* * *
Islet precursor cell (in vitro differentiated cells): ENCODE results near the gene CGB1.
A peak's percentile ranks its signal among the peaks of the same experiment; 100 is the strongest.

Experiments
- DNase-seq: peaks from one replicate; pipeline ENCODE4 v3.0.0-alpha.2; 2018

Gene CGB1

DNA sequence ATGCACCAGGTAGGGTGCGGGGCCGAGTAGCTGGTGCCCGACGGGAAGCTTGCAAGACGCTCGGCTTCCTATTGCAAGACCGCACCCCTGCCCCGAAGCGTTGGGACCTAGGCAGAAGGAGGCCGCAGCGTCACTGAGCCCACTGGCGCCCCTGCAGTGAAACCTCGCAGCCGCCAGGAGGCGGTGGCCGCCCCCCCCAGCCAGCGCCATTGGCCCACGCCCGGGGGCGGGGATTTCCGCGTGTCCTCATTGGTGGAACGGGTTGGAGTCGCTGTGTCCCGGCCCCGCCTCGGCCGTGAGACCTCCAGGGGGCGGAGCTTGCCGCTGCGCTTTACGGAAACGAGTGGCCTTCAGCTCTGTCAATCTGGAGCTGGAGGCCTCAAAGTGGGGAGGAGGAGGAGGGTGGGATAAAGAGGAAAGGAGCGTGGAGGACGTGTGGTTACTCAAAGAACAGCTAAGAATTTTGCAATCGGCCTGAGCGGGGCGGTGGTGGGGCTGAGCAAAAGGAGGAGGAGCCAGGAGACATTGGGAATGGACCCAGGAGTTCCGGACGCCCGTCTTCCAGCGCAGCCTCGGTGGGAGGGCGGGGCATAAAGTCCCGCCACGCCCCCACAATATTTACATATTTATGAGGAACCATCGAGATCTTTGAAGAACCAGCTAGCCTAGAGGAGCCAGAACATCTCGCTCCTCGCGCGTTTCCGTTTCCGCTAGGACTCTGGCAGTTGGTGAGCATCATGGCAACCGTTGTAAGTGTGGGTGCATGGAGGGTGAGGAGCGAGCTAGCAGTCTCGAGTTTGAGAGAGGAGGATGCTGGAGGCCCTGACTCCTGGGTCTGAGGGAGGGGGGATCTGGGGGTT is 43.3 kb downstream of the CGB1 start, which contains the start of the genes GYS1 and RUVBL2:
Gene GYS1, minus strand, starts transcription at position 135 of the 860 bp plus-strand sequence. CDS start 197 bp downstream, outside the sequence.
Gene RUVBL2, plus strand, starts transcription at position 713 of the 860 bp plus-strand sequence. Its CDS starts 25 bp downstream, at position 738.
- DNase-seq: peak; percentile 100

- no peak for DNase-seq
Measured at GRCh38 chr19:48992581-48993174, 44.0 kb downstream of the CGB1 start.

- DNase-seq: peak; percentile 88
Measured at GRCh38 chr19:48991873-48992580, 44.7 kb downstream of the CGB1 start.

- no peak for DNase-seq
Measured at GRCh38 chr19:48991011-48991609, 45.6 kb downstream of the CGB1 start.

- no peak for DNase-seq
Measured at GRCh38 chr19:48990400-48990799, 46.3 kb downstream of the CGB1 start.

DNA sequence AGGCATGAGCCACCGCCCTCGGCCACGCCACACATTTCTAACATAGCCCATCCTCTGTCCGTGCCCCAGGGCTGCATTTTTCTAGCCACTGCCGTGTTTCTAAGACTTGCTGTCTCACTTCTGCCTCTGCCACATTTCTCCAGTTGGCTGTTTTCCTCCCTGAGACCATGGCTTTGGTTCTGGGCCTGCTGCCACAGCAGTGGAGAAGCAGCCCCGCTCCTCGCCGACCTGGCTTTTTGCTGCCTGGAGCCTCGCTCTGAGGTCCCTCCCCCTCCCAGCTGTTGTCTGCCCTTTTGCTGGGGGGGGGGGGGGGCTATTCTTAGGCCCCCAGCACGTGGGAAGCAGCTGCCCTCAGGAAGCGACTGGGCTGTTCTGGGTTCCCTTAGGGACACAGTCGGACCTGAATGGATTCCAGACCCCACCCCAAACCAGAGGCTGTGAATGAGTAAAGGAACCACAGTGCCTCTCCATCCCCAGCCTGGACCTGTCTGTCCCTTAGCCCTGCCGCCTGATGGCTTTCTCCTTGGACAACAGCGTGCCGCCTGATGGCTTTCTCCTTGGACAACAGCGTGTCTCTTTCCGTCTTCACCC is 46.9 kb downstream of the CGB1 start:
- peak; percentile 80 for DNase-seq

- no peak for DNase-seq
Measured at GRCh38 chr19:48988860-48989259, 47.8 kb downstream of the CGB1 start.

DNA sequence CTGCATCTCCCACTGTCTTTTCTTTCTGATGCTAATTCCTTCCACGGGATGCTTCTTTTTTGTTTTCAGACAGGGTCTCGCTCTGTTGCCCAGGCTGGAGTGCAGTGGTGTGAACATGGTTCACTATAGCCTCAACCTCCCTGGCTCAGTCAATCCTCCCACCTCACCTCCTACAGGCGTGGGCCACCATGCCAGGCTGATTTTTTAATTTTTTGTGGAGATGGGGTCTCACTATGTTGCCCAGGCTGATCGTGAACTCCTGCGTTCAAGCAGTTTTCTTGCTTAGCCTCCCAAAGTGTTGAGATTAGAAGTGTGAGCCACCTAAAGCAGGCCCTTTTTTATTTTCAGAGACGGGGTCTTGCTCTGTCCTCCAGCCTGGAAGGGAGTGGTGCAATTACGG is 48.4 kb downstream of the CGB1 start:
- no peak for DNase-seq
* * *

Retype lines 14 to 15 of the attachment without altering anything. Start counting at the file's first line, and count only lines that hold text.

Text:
- no peak for DNase-seq
Measured at GRCh38 chr19:48991011-48991609, 45.6 kb downstream of the CGB1 start.